Human rights and climate change activists targeted the German car giant's AGM.
Volkswagen's annual shareholder meeting in Berlin was briefly disrupted Wednesday by protests over the company's factory in China's Xinjiang province.
A shouting, topless activist with "Dirty Money" painted on her back interrupted the speech by CEO Oliver Blume before she was hustled away by security personnel. Around 10 others were involved in the protest with some holding signs that read "End Uygher Forced Labour".
A cake-like object was also thrown during a speech from board chairman Hans-Dieter Poetsch, apparently in the direction of board member Wolfgang Porsche, who represents his family's shareholding in the company, the dpa agency reported.
Photos showed a white, gooey substance resembling pastry stuck to the front of the podium behind which Porsche was sitting.
What are activists accusing Volkswagen of doing?
The activists accuse the carmaker of ignoring human rights abuses in Xinjiang province.
Volkswagen has said that it has found no evidence of human rights violations at its plant in China's western Xinjiang region. The Chinese government has been accused of human rights abuses against the Muslim Uyghur population in the region, including forced labour in detention camps.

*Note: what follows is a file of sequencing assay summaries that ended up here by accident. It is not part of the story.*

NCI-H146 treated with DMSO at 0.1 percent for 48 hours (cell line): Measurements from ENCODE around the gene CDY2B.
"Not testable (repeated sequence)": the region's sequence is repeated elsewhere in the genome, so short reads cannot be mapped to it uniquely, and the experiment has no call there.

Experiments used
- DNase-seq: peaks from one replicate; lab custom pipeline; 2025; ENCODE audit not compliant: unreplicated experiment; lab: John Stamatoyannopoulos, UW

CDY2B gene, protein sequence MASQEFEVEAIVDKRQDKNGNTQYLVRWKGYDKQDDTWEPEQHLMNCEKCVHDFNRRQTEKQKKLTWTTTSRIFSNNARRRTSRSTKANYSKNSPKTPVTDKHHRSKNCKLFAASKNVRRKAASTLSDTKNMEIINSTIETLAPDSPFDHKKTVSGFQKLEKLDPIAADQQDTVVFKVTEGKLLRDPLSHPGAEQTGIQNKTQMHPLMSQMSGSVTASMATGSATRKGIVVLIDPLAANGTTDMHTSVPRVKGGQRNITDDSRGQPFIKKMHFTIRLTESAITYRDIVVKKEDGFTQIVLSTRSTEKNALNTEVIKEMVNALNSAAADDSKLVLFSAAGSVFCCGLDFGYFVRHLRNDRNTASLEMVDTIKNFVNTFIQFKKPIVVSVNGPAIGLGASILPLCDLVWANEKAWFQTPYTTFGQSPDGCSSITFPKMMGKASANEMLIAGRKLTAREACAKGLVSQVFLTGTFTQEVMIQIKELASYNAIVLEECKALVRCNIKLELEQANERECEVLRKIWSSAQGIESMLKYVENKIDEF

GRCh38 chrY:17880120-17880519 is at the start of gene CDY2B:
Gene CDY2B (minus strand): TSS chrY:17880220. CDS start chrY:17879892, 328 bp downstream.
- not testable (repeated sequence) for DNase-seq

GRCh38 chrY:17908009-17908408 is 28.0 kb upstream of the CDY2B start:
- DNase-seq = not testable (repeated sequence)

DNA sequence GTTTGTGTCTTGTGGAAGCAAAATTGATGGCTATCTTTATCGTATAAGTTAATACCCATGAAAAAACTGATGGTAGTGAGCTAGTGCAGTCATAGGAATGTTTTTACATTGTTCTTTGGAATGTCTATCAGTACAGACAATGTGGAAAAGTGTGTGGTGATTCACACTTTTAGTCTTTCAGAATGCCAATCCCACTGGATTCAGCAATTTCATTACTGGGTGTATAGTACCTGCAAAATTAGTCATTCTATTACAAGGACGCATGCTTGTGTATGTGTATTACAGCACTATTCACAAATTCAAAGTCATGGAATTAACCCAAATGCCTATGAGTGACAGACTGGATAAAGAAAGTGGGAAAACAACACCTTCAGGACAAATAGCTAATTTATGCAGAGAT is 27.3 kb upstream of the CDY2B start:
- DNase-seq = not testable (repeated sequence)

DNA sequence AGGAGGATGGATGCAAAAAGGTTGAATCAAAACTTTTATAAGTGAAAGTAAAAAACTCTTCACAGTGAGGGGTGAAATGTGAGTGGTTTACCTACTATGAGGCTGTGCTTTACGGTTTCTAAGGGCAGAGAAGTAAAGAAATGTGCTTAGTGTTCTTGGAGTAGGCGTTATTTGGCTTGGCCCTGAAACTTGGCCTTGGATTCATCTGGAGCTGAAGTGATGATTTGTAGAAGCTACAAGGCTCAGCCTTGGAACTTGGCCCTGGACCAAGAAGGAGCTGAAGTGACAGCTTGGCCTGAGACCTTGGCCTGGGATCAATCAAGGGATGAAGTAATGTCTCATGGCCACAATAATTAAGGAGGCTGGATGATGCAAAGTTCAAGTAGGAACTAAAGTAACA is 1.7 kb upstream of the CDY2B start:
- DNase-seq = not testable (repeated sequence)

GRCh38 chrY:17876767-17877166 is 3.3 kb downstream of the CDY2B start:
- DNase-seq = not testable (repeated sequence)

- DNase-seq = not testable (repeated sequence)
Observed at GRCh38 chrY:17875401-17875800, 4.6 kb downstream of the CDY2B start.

A UN report published in August last year found that China had committed "serious human rights violations" against Uyghur Muslims in Xinjiang province. The US State Department has described China's actions in the region as genocide.
Climate protesters demand Volkswagen cut its emissions
Police also stopped an attempt by climate protesters to glue themselves to the ground on the square outside the meeting. Activists from Scientist Rebellion were demanding that Europe's biggest car manufacturer reduce its carbon footprint.
"The science is clear," the group wrote on Twitter.
"We have to drastically reduce CO2 emissions and resource consumption and VW plans to sell millions of cars above the 1.5 limit."
The shareholder meeting in Berlin resumed after a brief intermission.